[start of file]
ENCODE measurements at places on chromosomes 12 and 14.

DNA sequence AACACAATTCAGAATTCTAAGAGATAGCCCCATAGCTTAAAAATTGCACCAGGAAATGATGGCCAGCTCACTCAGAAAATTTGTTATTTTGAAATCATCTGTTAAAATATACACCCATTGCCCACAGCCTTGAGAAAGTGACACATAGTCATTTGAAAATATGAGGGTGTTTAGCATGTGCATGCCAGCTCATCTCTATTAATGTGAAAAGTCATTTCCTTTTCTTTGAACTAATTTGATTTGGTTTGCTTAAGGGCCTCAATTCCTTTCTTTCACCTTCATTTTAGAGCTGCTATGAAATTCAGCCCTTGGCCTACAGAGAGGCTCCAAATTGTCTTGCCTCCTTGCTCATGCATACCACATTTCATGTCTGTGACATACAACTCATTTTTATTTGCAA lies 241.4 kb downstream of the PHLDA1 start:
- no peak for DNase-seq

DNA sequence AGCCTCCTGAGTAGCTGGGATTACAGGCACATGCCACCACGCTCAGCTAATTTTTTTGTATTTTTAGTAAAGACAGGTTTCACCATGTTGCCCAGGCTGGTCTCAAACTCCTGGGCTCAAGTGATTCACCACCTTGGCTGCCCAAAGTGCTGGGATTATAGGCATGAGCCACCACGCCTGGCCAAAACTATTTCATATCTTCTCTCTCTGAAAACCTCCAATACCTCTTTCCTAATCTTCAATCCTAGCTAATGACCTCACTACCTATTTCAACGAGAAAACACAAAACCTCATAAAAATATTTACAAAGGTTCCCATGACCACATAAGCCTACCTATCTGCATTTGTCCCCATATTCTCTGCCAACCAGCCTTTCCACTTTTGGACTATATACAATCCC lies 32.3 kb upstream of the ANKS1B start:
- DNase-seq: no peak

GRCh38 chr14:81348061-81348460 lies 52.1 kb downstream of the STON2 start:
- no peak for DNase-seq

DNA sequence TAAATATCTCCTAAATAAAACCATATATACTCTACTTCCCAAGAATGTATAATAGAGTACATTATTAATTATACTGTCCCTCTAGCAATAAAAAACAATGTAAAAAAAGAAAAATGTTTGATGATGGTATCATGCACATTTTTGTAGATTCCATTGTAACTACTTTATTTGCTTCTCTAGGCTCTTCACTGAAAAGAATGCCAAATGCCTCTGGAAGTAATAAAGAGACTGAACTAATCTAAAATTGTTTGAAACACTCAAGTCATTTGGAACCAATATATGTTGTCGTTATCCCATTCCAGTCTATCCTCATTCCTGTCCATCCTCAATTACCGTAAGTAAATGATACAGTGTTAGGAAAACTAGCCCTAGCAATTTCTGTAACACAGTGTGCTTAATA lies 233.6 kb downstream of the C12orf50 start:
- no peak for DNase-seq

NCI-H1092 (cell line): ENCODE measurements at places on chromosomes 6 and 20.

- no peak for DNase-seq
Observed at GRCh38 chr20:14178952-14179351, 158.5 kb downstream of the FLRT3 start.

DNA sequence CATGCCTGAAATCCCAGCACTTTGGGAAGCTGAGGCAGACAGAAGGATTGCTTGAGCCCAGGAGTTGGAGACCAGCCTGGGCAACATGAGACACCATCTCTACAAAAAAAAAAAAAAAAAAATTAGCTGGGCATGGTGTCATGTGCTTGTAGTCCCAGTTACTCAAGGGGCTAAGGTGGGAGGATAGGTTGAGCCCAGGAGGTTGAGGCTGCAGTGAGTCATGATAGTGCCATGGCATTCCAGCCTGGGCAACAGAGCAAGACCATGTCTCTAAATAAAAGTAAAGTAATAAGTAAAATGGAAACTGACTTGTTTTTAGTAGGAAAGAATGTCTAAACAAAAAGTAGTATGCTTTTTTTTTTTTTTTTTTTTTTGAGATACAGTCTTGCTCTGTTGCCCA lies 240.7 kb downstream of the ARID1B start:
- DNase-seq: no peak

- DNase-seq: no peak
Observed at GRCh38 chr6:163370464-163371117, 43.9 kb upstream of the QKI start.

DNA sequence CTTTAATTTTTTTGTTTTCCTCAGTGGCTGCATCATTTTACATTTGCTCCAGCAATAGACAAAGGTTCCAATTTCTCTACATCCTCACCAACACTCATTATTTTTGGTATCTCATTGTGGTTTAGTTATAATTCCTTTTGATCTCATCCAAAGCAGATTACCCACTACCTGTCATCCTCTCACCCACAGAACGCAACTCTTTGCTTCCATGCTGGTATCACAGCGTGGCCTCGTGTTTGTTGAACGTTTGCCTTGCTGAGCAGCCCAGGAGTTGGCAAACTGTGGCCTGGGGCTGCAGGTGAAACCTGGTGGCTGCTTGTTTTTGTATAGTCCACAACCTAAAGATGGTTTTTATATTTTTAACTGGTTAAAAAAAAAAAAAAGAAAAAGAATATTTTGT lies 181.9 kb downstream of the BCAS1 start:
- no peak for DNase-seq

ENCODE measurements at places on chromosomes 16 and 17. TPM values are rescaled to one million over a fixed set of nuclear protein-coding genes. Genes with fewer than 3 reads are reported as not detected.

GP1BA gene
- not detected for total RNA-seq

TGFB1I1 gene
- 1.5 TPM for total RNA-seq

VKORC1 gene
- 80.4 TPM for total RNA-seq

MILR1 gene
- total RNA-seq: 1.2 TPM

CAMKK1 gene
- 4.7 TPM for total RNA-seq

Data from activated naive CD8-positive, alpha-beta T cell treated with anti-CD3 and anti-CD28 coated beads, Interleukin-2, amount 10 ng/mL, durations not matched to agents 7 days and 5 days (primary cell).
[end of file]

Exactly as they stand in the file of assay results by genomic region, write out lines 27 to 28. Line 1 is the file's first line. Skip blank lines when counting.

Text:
- total RNA-seq: 1.2 TPM

CAMKK1 gene